Prospective students should submit the FAFSA early because, in addition to increasing eligibility for some types of aid, they might receive estimated financial aid offers from schools earlier as a result. This gives students and parents more time to compare the offers before making the big decision on which school to attend.

List up to 10 schools on your FAFSA, including schools you're considering but haven't applied to yet. Submitting your info now holds your place in line for aid, and if you change your mind later, you can easily add or remove schools online. You'll also receive a Student Aid Report (SAR), a summary of your FAFSA information, after submitting the FAFSA that you can send to additional schools.

Another change is that the schools you send your FAFSA to won't be able to see your school list. In the past, people speculated that schools admitted some students based on the school's position on the student's list, and that will no longer be a concern.

However, state aid agencies can review and base aid awards on your school list. Many states require you send your FAFSA to at least one in-state school to be eligible for state grants, and some states require you list a state school in the first or second position to be eligible. The Department of Education has a list of each state's requirements.

Don't stop with the FAFSA. While completing and submitting the FAFSA opens up doors for federal, state and school-based financial aid, you can also look for financial assistance from outside sources.

There are millions of scholarships and grants representing billions of dollars available to students pursuing higher education in the U.S. Unlike other forms of financial aid, such as student loans, you don't need to repay scholarships or grants -- they're "free" money.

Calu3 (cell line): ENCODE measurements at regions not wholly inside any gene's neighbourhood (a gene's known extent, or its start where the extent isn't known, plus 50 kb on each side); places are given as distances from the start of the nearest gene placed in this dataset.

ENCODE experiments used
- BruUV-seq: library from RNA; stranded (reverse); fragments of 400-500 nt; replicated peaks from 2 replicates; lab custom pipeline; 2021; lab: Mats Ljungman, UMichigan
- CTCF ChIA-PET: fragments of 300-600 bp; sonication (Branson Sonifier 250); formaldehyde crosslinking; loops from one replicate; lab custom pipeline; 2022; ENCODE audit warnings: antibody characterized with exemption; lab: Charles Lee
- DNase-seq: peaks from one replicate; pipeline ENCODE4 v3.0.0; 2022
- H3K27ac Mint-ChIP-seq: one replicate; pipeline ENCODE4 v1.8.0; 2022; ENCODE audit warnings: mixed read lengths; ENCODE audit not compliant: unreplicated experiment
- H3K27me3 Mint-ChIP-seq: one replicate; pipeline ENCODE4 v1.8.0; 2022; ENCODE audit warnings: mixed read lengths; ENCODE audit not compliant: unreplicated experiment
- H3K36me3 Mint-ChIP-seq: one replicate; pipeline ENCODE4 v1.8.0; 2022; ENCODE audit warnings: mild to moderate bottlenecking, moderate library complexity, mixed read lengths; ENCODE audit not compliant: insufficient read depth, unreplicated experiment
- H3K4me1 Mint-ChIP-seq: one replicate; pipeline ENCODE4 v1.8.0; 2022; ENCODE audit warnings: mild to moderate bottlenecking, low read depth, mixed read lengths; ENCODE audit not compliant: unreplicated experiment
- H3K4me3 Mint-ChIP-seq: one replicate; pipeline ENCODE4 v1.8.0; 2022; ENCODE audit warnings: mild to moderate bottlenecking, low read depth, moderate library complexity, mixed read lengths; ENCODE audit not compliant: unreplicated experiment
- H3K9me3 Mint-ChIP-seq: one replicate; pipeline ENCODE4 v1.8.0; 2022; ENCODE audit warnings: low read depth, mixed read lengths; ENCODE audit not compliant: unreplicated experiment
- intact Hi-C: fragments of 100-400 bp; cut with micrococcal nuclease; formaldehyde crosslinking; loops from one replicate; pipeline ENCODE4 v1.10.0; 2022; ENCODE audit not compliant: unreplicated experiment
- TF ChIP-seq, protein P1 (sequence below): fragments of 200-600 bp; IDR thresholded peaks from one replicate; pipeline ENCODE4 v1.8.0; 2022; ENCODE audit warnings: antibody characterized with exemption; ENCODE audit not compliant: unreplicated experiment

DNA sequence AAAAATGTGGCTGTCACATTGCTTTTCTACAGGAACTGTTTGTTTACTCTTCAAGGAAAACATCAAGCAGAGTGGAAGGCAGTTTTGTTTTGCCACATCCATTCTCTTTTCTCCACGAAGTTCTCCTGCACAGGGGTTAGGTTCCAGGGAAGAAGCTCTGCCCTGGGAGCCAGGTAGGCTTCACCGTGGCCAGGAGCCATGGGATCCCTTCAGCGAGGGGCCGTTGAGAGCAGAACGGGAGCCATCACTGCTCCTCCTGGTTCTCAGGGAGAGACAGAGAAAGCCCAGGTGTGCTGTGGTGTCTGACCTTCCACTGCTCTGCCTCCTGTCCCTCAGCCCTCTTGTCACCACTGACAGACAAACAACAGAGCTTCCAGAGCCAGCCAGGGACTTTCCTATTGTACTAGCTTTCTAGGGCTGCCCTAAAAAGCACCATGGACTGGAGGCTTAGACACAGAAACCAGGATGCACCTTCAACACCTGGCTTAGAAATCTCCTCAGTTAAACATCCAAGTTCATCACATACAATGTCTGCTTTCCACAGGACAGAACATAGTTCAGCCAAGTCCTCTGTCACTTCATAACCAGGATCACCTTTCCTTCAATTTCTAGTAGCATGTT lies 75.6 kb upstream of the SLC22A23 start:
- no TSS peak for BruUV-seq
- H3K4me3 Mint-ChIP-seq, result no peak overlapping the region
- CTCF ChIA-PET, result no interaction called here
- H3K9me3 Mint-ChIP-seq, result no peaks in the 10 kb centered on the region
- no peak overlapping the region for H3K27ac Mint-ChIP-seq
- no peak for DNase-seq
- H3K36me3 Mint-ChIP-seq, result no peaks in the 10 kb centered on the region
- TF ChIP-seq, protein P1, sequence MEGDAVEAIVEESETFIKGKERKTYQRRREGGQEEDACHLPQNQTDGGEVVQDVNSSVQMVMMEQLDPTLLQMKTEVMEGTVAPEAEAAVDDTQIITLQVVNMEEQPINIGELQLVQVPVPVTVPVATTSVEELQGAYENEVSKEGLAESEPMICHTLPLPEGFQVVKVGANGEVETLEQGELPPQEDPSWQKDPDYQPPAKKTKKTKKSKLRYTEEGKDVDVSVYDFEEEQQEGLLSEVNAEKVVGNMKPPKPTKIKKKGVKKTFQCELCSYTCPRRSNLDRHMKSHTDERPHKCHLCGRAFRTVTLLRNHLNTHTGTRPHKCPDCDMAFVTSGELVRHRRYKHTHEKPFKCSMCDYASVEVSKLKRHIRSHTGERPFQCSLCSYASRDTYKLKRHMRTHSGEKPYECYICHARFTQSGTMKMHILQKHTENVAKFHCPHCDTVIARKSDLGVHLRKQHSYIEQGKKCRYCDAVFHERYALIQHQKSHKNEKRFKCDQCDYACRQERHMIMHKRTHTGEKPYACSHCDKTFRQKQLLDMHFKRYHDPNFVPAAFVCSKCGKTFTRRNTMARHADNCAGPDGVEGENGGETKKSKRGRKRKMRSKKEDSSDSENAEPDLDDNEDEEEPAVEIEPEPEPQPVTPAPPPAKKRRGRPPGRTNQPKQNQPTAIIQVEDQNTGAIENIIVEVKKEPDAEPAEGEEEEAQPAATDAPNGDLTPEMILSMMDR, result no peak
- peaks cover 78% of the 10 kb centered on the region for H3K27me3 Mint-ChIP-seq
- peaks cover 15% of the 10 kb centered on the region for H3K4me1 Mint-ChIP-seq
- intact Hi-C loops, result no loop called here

Look for scholarships and grants by searching online, asking your high school guidance counselor or college financial aid office, checking large organization's websites and (for current students) asking professors. The least competitive opportunities may be the ones that aren't widely known, and you might be able to uncover some of these opportunities by checking with local libraries, nonprofits, community organizations and for-profit companies.

Not all scholarships are restricted to straight-A students. Some base the award on the recipient's need for financial aid, and even for merit-based scholarships your grades may be only one of many factors that the award committee considers.

Bottom line. The FAFSA's submission period opens up three months earlier than in previous years. Sending your FAFSA in early could increase your eligibility for financial aid. Continue your financial aid search by finding and applying for grants and scholarships, which can give you "free money" to pay for school.

Nathaniel Sillin directs Visa's financial education programs. To follow Practical Money Skills on Twitter: www.twitter.com/PracticalMoney

This article is intended to provide general information and should not be considered legal, tax or financial advice. It's always a good idea to consult a legal, tax or financial advisor for specific information on how certain laws apply to you and about your individual financial situation.